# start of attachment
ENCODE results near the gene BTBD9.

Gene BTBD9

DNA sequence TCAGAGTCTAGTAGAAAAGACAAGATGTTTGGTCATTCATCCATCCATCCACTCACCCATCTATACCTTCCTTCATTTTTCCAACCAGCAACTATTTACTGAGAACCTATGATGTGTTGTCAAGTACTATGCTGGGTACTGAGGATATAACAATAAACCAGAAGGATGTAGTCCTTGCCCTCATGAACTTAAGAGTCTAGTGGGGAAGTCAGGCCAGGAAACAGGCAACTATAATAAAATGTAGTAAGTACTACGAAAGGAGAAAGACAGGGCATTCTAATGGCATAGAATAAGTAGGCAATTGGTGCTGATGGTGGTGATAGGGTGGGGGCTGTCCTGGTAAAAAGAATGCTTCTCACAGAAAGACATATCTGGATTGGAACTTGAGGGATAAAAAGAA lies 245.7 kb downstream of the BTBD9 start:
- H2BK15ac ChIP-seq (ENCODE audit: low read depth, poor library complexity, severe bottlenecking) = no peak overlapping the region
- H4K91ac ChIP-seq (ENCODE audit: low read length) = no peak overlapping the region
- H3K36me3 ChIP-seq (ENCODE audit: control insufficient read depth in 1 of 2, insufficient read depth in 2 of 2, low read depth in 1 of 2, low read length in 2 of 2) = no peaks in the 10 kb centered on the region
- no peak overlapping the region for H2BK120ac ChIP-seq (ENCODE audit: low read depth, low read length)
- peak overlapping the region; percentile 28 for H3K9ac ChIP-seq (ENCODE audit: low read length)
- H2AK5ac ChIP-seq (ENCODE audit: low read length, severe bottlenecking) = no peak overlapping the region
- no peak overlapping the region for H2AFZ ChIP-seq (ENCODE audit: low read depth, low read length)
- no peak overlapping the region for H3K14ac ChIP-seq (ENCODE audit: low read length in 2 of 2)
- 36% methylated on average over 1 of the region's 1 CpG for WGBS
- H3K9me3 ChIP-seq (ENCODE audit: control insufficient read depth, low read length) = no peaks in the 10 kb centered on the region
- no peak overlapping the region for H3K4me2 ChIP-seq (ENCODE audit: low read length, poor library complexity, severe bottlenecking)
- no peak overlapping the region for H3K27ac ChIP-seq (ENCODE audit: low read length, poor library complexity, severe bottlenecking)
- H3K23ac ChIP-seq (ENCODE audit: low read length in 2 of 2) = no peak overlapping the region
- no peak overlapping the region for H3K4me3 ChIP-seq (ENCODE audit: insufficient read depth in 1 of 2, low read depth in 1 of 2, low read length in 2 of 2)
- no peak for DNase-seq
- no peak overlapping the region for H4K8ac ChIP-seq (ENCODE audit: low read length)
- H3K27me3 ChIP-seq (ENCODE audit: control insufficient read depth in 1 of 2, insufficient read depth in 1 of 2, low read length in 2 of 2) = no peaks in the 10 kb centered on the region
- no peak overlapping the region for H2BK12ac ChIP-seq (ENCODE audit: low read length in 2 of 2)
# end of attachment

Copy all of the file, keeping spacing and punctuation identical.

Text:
ENCODE results near the gene BTBD9.

Gene BTBD9

DNA sequence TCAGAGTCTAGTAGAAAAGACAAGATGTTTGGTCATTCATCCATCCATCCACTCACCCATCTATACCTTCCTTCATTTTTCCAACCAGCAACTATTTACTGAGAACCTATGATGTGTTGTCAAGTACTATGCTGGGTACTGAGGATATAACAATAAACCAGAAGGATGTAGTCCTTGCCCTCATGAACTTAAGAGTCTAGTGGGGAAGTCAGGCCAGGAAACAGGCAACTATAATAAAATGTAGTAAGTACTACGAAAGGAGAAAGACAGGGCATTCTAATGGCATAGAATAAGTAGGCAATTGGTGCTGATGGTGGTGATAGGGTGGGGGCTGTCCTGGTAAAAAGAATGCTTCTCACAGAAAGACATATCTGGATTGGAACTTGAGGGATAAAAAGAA lies 245.7 kb downstream of the BTBD9 start:
- H2BK15ac ChIP-seq (ENCODE audit: low read depth, poor library complexity, severe bottlenecking) = no peak overlapping the region
- H4K91ac ChIP-seq (ENCODE audit: low read length) = no peak overlapping the region
- H3K36me3 ChIP-seq (ENCODE audit: control insufficient read depth in 1 of 2, insufficient read depth in 2 of 2, low read depth in 1 of 2, low read length in 2 of 2) = no peaks in the 10 kb centered on the region
- no peak overlapping the region for H2BK120ac ChIP-seq (ENCODE audit: low read depth, low read length)
- peak overlapping the region; percentile 28 for H3K9ac ChIP-seq (ENCODE audit: low read length)
- H2AK5ac ChIP-seq (ENCODE audit: low read length, severe bottlenecking) = no peak overlapping the region
- no peak overlapping the region for H2AFZ ChIP-seq (ENCODE audit: low read depth, low read length)
- no peak overlapping the region for H3K14ac ChIP-seq (ENCODE audit: low read length in 2 of 2)
- 36% methylated on average over 1 of the region's 1 CpG for WGBS
- H3K9me3 ChIP-seq (ENCODE audit: control insufficient read depth, low read length) = no peaks in the 10 kb centered on the region
- no peak overlapping the region for H3K4me2 ChIP-seq (ENCODE audit: low read length, poor library complexity, severe bottlenecking)
- no peak overlapping the region for H3K27ac ChIP-seq (ENCODE audit: low read length, poor library complexity, severe bottlenecking)
- H3K23ac ChIP-seq (ENCODE audit: low read length in 2 of 2) = no peak overlapping the region
- no peak overlapping the region for H3K4me3 ChIP-seq (ENCODE audit: insufficient read depth in 1 of 2, low read depth in 1 of 2, low read length in 2 of 2)
- no peak for DNase-seq
- no peak overlapping the region for H4K8ac ChIP-seq (ENCODE audit: low read length)
- H3K27me3 ChIP-seq (ENCODE audit: control insufficient read depth in 1 of 2, insufficient read depth in 1 of 2, low read length in 2 of 2) = no peaks in the 10 kb centered on the region
- no peak overlapping the region for H2BK12ac ChIP-seq (ENCODE audit: low read length in 2 of 2)